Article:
July 23, 2019
|Duration||1 semester (14 teaching weeks)|
|Level||Year 4, Semester 8|
|Unit Weighting||Unit Credit Points: 10 credit points
Total Course Credit Points: 320 credit points
|Student Workload||Number of timetabled hours per week: 4
Number of personal study hours per week: 6
Total workload hours per week: 10
|Prerequisites/ Corequisites||PRI204 Research Methods|
|Description||This unit aims to deepen and broaden their knowledge, understanding and familiarity with research methodologies and principles and their ethical application in practice. Additionally, students apply their knowledge through a research project in Chinese medicine.
The unit will extend the student’s knowledge and understanding of evidence-based research practice and provide controlled clinical practice opportunities to apply their knowledge of research theory, practice-research, and research data analysis and evaluation skills to the investigation of a specific TCM problem or issue. Emphasis throughout this unit will be focused on the ethical application of the principles of evidence-based research practice through the critique of research questionnaires, undertaking literature reviews, the critical evaluation of their own and others’ research proposals and the development of a research project in Chinese medicine.
The unit aims to instil in students a deep respect for and commitment to evidence-based research practice in Chinese medicine and to enhance and deepen their developing knowledge and understanding of best practice in research undertakings. This will be achieved through lecturers and assessment tasks that focus on advanced research methodologies, statistical measurement and ethical research practice in a clinical setting. Students will be able to evaluate and synthesise data on research principles and the clinical application of evidence-based practice in TCM drawing on their clinic experiences and supervised work with patients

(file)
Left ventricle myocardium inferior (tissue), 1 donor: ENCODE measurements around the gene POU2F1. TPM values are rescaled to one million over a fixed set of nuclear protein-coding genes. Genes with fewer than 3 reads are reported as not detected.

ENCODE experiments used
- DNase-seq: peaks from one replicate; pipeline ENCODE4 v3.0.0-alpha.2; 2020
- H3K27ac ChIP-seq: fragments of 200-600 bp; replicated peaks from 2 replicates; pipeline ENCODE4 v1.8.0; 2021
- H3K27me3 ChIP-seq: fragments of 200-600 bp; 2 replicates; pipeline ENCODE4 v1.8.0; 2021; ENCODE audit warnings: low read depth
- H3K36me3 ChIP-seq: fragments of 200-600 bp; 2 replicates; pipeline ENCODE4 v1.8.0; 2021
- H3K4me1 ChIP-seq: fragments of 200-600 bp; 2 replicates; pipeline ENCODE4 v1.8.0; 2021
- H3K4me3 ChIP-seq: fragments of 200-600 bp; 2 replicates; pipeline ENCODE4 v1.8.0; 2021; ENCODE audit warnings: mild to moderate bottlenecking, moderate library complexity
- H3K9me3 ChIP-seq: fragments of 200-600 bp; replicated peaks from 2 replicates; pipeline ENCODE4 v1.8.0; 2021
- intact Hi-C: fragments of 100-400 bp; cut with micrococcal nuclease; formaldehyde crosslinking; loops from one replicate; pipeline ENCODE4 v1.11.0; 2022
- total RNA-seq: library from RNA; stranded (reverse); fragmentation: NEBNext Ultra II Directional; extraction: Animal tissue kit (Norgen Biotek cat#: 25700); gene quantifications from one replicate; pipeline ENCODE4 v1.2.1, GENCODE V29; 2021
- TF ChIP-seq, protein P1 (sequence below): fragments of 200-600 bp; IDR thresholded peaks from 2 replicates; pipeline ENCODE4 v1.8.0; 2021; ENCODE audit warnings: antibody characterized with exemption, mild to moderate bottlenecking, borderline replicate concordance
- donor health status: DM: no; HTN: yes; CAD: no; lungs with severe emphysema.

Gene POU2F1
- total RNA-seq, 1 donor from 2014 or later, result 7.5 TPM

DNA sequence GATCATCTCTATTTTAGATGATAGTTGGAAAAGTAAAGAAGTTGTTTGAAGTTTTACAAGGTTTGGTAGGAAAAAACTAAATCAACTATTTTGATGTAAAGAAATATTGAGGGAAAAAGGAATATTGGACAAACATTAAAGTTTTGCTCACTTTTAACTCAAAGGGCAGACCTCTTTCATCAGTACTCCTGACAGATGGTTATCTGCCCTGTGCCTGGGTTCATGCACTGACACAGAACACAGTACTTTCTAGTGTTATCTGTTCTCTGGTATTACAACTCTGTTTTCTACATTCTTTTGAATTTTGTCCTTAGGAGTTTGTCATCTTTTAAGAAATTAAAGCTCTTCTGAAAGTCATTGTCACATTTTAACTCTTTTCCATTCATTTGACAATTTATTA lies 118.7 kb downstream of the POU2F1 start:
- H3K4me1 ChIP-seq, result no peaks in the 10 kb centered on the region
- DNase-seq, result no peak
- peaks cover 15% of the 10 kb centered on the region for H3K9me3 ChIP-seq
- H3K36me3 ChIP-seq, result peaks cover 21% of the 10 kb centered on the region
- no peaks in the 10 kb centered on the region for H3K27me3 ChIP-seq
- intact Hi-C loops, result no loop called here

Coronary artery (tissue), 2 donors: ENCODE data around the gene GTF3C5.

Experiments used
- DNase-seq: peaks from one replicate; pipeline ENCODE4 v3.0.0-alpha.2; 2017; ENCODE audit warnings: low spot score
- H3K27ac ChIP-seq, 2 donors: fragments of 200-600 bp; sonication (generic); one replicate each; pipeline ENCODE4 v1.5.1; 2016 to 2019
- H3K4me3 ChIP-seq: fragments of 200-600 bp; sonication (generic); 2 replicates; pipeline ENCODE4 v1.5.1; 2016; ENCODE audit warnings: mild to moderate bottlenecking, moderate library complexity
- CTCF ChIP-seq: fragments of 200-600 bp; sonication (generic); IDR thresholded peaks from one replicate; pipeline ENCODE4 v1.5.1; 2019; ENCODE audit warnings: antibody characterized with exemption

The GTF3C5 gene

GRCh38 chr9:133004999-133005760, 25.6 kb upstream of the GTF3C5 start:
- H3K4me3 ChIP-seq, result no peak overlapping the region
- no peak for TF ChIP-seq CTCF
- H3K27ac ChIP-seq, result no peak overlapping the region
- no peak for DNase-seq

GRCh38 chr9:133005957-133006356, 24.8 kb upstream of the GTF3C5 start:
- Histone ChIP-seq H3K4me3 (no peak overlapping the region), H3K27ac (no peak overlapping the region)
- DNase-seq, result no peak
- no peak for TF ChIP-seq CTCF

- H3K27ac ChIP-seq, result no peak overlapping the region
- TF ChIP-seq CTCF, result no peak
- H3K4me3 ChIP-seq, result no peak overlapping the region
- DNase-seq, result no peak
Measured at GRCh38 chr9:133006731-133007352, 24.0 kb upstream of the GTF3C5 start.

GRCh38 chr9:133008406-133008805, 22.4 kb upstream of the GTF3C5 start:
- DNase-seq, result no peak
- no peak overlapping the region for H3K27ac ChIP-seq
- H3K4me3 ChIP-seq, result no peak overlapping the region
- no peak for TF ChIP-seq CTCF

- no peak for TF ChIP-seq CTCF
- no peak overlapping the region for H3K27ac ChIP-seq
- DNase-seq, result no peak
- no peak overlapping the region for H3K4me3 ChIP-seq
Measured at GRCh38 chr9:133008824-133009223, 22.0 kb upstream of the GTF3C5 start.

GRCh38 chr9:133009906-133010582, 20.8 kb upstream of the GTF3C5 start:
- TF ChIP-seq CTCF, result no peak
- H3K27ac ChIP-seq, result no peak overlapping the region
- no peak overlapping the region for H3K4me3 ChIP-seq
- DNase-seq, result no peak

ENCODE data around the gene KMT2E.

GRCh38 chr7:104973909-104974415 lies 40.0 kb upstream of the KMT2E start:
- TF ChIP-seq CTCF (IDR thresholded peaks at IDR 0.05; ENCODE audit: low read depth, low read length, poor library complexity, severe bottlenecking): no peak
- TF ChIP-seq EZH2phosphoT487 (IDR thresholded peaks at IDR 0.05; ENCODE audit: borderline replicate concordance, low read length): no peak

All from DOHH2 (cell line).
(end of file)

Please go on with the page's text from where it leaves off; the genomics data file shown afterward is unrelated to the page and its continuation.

|Learning outcomes||Upon completion of this unit students should be able to:
|Unit requirement||To successfully complete the unit, students must: attend 80% of all the lectures and tutorial classes; attempt all assessment tasks including summative and formative assessments and achieve at least 50% of the total marks.|
|Assessment||Assessment 1: Literature review (40%)
Assessment 2: Essay (40%)
Assessment 3: Research Report (20%)
|Prescribed text||* The prescribed and recommended readings are subject to annual review.
Aveyard H and Sharp P (2009). A Beginner’s Guide to Evidence Based Practice in Health and Social Care Professions. McGraw-Hill Education, Maidenhead, England: Open University Press.
Nagy S, Mills J, Waters D and Birks M (2010). Using Research in Healthcare Practice. Broadway NSW, Lippincott Williams and Wilkins.
|Recommended readings||Polgar, S. and Thomas, S.A. (1999) Introduction to Research in the Health Sciences. Churchill Livingstone, Melbourne.
Colton,T. (1995) Statistics in Medicine. Little, Brown and Company. Boston.
Reigelman ,R.K.,Hirsch ,R.P.(1996). Studying a Study and Testing a Test: How to read the Health Science Literature. Little, Brown and Company.
Berglund, C.A. (2000) Health Research. Melbourne: Oxford University Press.
Domholdt, E. (2000) Physical Therapy Research. Philadelphia:WB Saunders.
Neuman, L.W. (2000) Social Research Methods: Qualitative and Quantitative Approaches. Needham Heights, MA: Allwin & Bacon
Lewith, G.T.; Jonas, W.B. & Walach, H. (2011) Clinical Research in Complementary Therapies: Principles, Problems and Solutions(2nd ed.), Edinburgh: Churchill Livingstone.
Glasziou, P. et al (2001) Systematic reviews in health care: A practical guide, Cambridge: Cambridge University Press.